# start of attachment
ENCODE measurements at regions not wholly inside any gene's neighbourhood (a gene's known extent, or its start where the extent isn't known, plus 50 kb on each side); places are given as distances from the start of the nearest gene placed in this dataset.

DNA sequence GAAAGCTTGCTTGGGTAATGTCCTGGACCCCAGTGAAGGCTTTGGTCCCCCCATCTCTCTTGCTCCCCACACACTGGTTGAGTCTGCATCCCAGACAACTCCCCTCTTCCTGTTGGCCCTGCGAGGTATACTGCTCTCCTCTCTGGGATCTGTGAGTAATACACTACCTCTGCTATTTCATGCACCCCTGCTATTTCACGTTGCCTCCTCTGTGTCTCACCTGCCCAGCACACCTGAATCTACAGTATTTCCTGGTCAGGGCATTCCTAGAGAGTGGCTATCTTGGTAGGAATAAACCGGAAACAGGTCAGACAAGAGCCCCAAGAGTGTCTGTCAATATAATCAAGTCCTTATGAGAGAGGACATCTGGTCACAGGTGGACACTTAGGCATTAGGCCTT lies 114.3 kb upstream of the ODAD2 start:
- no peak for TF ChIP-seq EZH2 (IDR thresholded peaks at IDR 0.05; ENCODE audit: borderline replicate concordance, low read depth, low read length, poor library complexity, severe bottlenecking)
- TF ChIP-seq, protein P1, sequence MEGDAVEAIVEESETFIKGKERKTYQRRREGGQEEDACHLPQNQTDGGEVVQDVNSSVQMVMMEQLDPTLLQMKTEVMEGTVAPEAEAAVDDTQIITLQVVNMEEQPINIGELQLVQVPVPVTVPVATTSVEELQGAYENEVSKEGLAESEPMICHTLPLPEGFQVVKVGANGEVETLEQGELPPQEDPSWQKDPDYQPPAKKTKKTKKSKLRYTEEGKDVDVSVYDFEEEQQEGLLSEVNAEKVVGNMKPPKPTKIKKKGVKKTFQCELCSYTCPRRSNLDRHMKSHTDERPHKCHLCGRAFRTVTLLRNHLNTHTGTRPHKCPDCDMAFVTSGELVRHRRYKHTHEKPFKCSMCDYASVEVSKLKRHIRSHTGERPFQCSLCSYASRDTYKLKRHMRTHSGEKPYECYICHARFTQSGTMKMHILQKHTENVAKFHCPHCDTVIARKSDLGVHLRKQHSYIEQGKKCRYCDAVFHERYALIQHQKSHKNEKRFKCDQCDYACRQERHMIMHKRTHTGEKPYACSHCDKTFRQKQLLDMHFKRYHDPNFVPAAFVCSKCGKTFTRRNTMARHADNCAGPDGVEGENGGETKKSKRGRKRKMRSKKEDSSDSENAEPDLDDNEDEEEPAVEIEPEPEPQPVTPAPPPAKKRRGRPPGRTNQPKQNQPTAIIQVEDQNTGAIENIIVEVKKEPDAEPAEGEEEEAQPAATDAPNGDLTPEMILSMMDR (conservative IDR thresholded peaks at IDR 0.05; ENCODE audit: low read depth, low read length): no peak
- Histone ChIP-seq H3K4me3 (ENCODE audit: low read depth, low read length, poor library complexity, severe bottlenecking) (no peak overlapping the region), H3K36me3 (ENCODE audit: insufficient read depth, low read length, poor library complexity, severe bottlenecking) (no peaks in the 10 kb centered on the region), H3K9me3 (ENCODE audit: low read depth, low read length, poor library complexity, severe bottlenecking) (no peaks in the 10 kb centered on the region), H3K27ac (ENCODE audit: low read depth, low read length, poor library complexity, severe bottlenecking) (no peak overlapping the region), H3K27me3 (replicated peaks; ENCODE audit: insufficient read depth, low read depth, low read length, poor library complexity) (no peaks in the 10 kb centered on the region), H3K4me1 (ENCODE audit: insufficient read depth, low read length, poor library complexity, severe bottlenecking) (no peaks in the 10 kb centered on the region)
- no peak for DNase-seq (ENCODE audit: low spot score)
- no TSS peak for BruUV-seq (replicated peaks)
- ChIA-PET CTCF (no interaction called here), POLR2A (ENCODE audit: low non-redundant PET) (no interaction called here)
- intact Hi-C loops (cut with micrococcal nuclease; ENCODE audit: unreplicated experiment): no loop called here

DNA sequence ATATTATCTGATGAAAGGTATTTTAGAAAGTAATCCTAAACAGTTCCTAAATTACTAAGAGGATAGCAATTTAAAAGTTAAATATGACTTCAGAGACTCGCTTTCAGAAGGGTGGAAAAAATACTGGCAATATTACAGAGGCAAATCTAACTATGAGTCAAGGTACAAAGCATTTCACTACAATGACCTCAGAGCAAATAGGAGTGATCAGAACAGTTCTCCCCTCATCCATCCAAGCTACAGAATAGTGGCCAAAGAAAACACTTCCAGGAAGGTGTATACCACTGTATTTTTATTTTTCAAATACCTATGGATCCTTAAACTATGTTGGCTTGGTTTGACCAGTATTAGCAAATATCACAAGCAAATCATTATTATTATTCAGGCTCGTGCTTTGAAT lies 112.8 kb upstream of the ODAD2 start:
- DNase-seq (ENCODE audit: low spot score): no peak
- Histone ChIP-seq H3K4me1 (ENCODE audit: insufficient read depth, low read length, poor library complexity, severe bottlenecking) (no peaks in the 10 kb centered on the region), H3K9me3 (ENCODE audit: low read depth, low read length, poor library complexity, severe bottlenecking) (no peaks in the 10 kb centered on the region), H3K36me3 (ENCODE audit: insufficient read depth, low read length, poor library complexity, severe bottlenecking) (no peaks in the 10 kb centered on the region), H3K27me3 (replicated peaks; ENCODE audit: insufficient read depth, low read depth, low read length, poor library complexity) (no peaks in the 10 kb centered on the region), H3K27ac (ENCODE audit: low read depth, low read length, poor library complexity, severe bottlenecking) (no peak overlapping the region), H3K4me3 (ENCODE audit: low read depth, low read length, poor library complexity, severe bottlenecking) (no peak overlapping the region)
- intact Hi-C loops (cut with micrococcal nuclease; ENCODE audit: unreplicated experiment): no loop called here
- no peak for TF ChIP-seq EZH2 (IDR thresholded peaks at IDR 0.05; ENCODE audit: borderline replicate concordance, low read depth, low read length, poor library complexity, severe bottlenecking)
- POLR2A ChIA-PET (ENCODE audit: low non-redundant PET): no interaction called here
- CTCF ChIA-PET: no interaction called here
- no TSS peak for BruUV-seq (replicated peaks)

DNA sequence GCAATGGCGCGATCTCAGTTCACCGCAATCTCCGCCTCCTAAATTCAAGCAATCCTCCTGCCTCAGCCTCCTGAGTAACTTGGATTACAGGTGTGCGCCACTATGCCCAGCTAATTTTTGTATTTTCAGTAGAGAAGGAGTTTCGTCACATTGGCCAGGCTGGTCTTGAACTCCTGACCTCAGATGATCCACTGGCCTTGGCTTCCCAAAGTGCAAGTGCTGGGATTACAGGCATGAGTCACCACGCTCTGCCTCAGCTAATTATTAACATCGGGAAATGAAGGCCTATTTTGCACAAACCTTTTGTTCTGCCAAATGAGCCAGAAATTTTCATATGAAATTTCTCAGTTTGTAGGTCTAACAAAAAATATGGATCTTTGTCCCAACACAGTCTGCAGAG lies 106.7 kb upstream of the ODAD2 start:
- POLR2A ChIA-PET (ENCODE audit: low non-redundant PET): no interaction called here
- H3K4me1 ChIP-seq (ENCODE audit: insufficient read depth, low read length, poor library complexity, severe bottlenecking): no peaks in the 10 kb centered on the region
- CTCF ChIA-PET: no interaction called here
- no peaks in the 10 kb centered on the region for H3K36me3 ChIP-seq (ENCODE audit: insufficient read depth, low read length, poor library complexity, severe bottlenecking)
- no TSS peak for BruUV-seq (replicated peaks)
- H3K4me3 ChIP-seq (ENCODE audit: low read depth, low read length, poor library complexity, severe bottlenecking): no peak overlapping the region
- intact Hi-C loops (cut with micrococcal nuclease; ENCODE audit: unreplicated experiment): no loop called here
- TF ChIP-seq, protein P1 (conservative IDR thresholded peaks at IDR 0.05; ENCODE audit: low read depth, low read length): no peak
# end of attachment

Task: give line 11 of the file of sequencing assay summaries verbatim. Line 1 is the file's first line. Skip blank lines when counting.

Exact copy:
- DNase-seq (ENCODE audit: low spot score): no peak